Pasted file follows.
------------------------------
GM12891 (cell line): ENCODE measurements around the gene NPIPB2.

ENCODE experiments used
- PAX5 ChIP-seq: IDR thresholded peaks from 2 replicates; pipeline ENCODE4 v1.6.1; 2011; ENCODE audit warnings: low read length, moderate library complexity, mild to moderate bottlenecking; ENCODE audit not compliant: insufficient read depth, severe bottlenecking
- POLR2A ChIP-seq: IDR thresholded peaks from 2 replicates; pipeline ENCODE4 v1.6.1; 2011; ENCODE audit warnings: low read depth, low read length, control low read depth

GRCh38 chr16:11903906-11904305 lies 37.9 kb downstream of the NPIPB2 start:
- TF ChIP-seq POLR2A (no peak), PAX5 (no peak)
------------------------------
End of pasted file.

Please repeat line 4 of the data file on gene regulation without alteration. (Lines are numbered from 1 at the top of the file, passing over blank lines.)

- POLR2A ChIP-seq: IDR thresholded peaks from 2 replicates; pipeline ENCODE4 v1.6.1; 2011; ENCODE audit warnings: low read depth, low read length, control low read depth